Question asked by Chris Harley
AFERM Experts Say...
At the most fundamental level risk is defined by the Internal Organization for Standardization (ISO), which says risk is the impact of uncertainty on objectives. There are three important pieces to that definition in order of need: objectives, uncertainties, and impacts.
Understanding risk begins with objectives and the plans put in place to attain them. Stemming from those plans are the uncertainties in executing those plans. Uncertainties have the potential to impact the plans and subsequently the ability to achieve your objectives.
It is important to note that you can’t manage uncertainties themselves, but you can manage how you respond to them. That is where risk management comes in. Risk management is a collection of practices that can help you identify uncertainties, prioritize objectives and plans to identify which uncertainties to address, and determine the appropriate response or non-response.
The particular practices used will vary depending on the enterprise and its objectives. For example, the homeowner’s ‘enterprise’ objectives may include minimizing catastrophic loss from a wide range of uncertainties. As such, taking out homeowner’s insurance is a contingency response to those risks. Conversely, an insurance company’s objectives would include profitability and growth. Risk Management practices may include demographic analysis, damage assessment techniques, and probability simulations. Responses may include insurance for the insurance company, also called reinsurance.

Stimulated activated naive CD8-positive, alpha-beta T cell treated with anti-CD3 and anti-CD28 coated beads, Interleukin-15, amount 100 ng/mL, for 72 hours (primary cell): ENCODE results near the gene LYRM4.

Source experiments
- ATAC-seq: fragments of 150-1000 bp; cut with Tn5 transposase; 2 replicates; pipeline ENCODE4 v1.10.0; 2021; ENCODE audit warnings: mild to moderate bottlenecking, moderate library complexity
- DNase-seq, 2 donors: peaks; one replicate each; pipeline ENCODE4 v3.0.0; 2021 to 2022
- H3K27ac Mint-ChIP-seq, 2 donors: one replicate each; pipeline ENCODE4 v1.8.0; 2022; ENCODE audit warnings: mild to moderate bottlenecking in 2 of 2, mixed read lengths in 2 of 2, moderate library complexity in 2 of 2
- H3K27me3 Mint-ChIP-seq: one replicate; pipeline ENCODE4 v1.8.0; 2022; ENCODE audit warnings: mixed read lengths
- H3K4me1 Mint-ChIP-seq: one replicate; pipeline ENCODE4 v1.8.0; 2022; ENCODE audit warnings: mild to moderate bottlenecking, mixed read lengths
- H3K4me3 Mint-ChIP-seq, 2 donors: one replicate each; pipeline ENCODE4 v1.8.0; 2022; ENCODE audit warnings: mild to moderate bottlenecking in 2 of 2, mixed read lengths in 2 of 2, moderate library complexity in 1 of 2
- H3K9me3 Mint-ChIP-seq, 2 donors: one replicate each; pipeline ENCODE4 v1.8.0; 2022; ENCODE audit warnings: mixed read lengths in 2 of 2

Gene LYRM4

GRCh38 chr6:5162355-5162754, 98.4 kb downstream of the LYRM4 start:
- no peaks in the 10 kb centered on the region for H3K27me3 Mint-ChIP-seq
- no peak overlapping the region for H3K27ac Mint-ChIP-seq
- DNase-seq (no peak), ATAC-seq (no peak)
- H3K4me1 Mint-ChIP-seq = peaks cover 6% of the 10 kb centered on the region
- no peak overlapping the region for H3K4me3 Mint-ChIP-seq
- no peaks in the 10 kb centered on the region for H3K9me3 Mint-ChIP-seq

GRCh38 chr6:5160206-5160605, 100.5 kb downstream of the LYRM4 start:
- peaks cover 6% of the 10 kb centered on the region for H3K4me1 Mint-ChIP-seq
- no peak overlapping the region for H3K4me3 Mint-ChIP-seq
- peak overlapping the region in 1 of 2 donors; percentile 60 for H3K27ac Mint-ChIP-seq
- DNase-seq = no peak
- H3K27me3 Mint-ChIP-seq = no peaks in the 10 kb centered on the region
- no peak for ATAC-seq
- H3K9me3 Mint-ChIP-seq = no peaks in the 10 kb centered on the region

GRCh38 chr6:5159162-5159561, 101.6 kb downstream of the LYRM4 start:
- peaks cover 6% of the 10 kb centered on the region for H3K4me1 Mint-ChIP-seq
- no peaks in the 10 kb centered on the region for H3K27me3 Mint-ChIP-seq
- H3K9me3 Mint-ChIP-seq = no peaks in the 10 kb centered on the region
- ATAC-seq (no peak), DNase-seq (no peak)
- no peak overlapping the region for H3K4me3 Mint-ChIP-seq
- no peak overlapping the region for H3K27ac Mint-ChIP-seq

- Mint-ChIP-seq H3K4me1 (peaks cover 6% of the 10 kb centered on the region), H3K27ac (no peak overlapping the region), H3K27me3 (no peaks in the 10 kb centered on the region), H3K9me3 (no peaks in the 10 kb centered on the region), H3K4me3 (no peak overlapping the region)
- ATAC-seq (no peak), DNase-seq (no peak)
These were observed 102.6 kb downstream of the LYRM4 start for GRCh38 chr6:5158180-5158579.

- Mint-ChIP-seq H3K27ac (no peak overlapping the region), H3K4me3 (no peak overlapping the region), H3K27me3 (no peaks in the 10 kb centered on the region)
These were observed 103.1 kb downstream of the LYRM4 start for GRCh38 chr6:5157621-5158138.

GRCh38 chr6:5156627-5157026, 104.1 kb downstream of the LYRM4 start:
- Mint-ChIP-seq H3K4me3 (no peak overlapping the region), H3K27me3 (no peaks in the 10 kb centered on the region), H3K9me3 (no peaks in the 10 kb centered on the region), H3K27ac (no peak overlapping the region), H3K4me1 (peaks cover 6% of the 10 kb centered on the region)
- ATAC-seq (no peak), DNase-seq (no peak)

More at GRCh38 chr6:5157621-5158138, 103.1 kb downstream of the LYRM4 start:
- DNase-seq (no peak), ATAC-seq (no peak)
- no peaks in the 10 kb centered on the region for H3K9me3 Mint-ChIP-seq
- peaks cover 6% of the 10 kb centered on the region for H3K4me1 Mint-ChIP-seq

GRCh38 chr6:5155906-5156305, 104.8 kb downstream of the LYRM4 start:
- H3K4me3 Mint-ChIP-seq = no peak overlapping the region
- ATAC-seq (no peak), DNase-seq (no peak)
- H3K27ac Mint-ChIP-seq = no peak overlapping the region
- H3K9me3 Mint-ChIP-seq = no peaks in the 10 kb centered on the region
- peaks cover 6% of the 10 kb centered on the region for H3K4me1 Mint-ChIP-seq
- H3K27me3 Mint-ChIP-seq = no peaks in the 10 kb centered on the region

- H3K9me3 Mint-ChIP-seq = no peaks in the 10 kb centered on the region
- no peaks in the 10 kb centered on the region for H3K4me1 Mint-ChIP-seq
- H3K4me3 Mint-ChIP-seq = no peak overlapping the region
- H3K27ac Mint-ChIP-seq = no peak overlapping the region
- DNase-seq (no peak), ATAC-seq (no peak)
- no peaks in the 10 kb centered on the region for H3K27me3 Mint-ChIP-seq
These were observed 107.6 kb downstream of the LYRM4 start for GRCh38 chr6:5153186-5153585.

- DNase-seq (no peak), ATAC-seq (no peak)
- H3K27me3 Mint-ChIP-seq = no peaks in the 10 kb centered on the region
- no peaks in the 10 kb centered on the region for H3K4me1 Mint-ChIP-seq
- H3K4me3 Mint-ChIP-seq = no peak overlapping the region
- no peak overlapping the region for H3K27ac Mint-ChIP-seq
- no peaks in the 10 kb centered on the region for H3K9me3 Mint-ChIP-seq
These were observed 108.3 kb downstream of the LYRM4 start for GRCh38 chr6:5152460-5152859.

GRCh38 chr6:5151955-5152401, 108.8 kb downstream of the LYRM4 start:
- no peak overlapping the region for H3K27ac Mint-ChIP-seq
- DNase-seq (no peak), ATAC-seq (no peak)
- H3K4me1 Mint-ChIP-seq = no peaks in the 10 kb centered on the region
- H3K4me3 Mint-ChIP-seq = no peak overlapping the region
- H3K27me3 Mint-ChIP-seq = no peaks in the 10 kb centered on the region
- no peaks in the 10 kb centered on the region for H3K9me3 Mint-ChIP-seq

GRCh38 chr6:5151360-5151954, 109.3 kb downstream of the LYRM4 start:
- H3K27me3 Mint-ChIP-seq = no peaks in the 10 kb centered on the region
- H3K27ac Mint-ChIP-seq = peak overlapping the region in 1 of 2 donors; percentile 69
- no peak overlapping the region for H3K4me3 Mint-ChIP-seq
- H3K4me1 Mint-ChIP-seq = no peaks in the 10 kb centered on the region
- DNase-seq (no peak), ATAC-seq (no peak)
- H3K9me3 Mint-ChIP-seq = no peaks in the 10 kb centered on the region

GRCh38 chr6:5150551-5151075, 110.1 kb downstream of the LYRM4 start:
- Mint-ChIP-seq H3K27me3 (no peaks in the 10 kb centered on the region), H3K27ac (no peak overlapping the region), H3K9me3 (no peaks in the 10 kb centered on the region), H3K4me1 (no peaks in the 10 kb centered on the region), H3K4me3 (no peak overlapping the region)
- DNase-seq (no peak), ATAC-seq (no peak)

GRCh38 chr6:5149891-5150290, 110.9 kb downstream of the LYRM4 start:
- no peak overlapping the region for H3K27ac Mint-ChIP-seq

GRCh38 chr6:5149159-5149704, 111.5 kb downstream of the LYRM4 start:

My advice is to begin with a fundamental understanding of risk management as the principles are the same for the individual and the enterprise. The Project Management Institute, the Risk Management Society, the Risk Management Association, the Institute of Risk Management, and of course, AFERM are all excellent sources for getting started. The AFERM Summit held each year (October 29th and 30th in downtown D.C.) is a great opportunity to network with other risk management professionals.
Thank you for your question Chris, and good luck in your career!